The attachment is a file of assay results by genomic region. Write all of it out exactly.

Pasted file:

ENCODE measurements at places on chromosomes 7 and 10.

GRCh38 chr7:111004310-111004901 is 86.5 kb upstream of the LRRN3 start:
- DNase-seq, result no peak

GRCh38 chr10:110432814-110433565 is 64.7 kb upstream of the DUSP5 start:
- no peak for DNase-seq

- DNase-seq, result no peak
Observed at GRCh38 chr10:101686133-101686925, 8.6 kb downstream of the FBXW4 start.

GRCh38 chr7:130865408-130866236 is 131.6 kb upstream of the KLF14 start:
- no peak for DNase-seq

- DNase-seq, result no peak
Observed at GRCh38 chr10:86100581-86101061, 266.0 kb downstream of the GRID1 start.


ENCODE measurements at places on chromosomes 7 and 10.

GRCh38 chr7:111004310-111004901 is 86.5 kb upstream of the LRRN3 start:
- DNase-seq, result no peak

GRCh38 chr10:110432814-110433565 is 64.7 kb upstream of the DUSP5 start:
- no peak for DNase-seq

- DNase-seq, result no peak
Observed at GRCh38 chr10:101686133-101686925, 8.6 kb downstream of the FBXW4 start.

GRCh38 chr7:130865408-130866236 is 131.6 kb upstream of the KLF14 start:
- no peak for DNase-seq

- DNase-seq, result no peak
Observed at GRCh38 chr10:86100581-86101061, 266.0 kb downstream of the GRID1 start.